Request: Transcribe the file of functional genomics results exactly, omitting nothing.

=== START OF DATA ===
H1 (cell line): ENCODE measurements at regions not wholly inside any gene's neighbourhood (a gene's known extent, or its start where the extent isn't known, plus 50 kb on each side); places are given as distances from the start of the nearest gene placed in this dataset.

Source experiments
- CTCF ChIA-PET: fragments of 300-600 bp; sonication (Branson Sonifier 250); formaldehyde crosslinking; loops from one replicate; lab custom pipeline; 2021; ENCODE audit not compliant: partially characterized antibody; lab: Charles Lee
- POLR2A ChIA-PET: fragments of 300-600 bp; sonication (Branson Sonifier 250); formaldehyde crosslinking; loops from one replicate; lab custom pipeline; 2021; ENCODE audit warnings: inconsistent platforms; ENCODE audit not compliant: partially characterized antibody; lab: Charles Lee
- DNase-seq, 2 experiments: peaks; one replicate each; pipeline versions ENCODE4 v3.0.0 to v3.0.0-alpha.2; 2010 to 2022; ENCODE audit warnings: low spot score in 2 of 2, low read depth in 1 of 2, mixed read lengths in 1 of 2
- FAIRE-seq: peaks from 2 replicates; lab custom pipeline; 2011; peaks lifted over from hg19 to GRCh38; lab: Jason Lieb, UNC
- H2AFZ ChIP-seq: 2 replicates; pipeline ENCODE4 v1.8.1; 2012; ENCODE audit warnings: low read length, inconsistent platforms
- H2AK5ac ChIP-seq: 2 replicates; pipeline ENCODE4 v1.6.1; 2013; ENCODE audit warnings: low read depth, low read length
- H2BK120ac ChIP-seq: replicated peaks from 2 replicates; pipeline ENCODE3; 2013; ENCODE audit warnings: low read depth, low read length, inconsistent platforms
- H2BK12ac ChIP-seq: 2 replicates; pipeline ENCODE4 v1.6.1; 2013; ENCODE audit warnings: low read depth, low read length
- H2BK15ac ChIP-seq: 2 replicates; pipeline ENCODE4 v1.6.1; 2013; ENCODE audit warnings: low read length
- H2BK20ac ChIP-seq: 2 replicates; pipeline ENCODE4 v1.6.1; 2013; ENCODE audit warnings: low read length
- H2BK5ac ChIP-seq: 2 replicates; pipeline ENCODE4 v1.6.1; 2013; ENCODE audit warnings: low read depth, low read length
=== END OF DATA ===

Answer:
H1 (cell line): ENCODE measurements at regions not wholly inside any gene's neighbourhood (a gene's known extent, or its start where the extent isn't known, plus 50 kb on each side); places are given as distances from the start of the nearest gene placed in this dataset.

Source experiments
- CTCF ChIA-PET: fragments of 300-600 bp; sonication (Branson Sonifier 250); formaldehyde crosslinking; loops from one replicate; lab custom pipeline; 2021; ENCODE audit not compliant: partially characterized antibody; lab: Charles Lee
- POLR2A ChIA-PET: fragments of 300-600 bp; sonication (Branson Sonifier 250); formaldehyde crosslinking; loops from one replicate; lab custom pipeline; 2021; ENCODE audit warnings: inconsistent platforms; ENCODE audit not compliant: partially characterized antibody; lab: Charles Lee
- DNase-seq, 2 experiments: peaks; one replicate each; pipeline versions ENCODE4 v3.0.0 to v3.0.0-alpha.2; 2010 to 2022; ENCODE audit warnings: low spot score in 2 of 2, low read depth in 1 of 2, mixed read lengths in 1 of 2
- FAIRE-seq: peaks from 2 replicates; lab custom pipeline; 2011; peaks lifted over from hg19 to GRCh38; lab: Jason Lieb, UNC
- H2AFZ ChIP-seq: 2 replicates; pipeline ENCODE4 v1.8.1; 2012; ENCODE audit warnings: low read length, inconsistent platforms
- H2AK5ac ChIP-seq: 2 replicates; pipeline ENCODE4 v1.6.1; 2013; ENCODE audit warnings: low read depth, low read length
- H2BK120ac ChIP-seq: replicated peaks from 2 replicates; pipeline ENCODE3; 2013; ENCODE audit warnings: low read depth, low read length, inconsistent platforms
- H2BK12ac ChIP-seq: 2 replicates; pipeline ENCODE4 v1.6.1; 2013; ENCODE audit warnings: low read depth, low read length
- H2BK15ac ChIP-seq: 2 replicates; pipeline ENCODE4 v1.6.1; 2013; ENCODE audit warnings: low read length
- H2BK20ac ChIP-seq: 2 replicates; pipeline ENCODE4 v1.6.1; 2013; ENCODE audit warnings: low read length
- H2BK5ac ChIP-seq: 2 replicates; pipeline ENCODE4 v1.6.1; 2013; ENCODE audit warnings: low read depth, low read length